An artist has created a pretty amazing space project that highlights how much junk is orbiting Earth.
On October 5, Dutch artist Daan Roosegaarde unveiled his latest project in Almere, the Netherlands, called Space Waste Lab, which involves shooting giant lasers into the sky. These point to pieces of space junk that are orbiting Earth, using real tracking data from the European Space Agency (ESA).
"We need to look at space in a better way,” Roosegaarde said in a statement. “What is space waste, how can we fix it, and what is its potential? Space waste is the smog of our universe."
It’s estimated that are 29,000 pieces of debris larger than 10 centimeters (4 inches) orbiting Earth – bits of rockets, missiles and other human waste – and millions of small pieces. If left unmanaged, this has the potential to cause problems for satellites in orbit.
Roosegaarde’s project is designed to highlight this issue. Running on select days until January 2019 (November 9 and 10, December 7 and 8, and January 18 and 19), the free event uses long LEDs to create arrows that track pieces of junk through the sky.
Working with ESA’s Clean Space team, the lasers pick out pieces of space junk at altitudes of between 200 to 20,000 kilometers (125 to 12,500 miles). It’s a pretty innovative way to highlight the space junk problem for sure, and one that visually looks rather neat as well.
It’s not just a laser show though. Roosegaarde wants people to use the installation as a springboard to working out how to tackle the issue of space junk in the coming years.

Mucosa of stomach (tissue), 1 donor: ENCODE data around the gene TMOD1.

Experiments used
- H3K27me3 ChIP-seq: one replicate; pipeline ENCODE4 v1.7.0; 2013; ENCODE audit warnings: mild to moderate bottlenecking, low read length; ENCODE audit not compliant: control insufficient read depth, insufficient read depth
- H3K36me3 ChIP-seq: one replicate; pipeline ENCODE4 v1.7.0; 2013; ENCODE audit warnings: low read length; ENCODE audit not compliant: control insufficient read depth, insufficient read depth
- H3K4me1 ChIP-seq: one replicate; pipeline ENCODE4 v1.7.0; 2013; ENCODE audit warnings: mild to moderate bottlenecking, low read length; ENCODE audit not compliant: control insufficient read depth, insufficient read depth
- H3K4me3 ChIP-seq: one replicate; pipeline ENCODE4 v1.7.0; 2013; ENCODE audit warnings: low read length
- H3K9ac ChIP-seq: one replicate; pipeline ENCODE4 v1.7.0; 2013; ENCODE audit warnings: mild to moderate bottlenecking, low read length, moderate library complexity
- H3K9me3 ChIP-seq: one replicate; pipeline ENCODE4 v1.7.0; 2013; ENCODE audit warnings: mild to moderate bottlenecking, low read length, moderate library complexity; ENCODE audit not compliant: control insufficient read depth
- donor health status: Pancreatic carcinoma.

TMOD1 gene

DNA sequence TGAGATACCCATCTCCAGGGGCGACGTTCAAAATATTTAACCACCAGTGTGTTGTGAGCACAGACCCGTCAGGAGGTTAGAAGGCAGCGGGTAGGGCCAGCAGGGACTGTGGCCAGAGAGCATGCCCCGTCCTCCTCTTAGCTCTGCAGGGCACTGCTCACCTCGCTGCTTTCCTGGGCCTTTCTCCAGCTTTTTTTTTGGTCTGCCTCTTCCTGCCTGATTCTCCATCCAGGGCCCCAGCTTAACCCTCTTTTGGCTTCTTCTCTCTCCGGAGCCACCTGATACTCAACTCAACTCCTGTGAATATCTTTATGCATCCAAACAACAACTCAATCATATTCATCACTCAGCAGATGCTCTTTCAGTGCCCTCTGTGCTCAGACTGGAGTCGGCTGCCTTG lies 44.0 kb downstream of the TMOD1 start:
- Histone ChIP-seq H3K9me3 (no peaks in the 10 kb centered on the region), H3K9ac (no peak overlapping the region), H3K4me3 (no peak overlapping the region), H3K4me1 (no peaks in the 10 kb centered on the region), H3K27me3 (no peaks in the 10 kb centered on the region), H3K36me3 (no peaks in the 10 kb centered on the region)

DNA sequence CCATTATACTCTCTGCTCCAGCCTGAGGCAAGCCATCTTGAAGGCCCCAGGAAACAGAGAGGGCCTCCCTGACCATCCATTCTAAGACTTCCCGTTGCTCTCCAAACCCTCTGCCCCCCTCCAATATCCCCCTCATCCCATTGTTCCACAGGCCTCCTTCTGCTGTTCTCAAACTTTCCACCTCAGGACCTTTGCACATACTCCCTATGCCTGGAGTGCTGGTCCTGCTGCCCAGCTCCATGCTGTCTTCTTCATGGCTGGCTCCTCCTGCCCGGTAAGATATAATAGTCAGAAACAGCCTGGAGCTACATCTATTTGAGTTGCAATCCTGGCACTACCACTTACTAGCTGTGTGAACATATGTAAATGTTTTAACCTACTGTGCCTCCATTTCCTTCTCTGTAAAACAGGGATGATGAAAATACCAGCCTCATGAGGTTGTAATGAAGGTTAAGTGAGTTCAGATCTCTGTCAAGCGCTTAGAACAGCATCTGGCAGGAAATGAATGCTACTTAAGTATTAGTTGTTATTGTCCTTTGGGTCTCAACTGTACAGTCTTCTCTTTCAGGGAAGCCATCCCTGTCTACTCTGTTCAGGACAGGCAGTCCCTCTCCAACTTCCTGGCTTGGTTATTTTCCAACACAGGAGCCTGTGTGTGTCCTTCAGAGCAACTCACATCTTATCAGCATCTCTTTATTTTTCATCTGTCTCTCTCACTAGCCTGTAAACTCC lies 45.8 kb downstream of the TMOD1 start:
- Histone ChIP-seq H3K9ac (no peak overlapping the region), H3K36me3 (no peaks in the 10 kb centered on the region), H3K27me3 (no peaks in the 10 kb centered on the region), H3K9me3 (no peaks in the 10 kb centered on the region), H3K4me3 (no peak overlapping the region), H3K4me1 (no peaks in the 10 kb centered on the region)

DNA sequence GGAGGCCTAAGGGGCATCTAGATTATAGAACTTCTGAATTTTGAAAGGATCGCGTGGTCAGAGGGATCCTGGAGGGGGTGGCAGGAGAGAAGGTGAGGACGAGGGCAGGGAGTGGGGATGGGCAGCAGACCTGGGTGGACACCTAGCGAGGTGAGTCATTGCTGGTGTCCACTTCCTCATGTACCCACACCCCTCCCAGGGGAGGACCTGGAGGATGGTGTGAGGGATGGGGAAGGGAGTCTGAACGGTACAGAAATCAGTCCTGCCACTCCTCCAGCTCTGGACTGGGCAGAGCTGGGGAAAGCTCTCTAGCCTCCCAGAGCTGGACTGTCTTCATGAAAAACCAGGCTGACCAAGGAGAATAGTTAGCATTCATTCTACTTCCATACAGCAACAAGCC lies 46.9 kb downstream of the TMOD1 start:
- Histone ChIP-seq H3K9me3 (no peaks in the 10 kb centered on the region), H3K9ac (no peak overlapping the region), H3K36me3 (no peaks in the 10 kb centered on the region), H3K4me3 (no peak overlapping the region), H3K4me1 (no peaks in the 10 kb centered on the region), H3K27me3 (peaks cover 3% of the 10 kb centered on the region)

"For me space waste is such an obscene beauty – it's incredibly intriguing but it's also incredibly sad," he told Dezeen. "We are not satisfied with just polluting Earth, so we keep on going outside our Earth's atmosphere into space."
That’s not to say space junk isn’t already being discussed. Many proposals have been put forward over the years to deal with the issue, including using more powerful lasers to shoot debris out of the sky.
Last month, a UK-led mission called RemoveDEBRIS successfully tested an anti-debris net in orbit. They’re also planning to test a harpoon and a large drag sail as other methods to take debris out of orbit.
Roosegaarde’s project is an interesting way to raise the issue with the general public though. In a worst case scenario, space junk could make orbit inaccessible via the Kessler syndrome. This might be one issue we need to tackle sooner rather than later.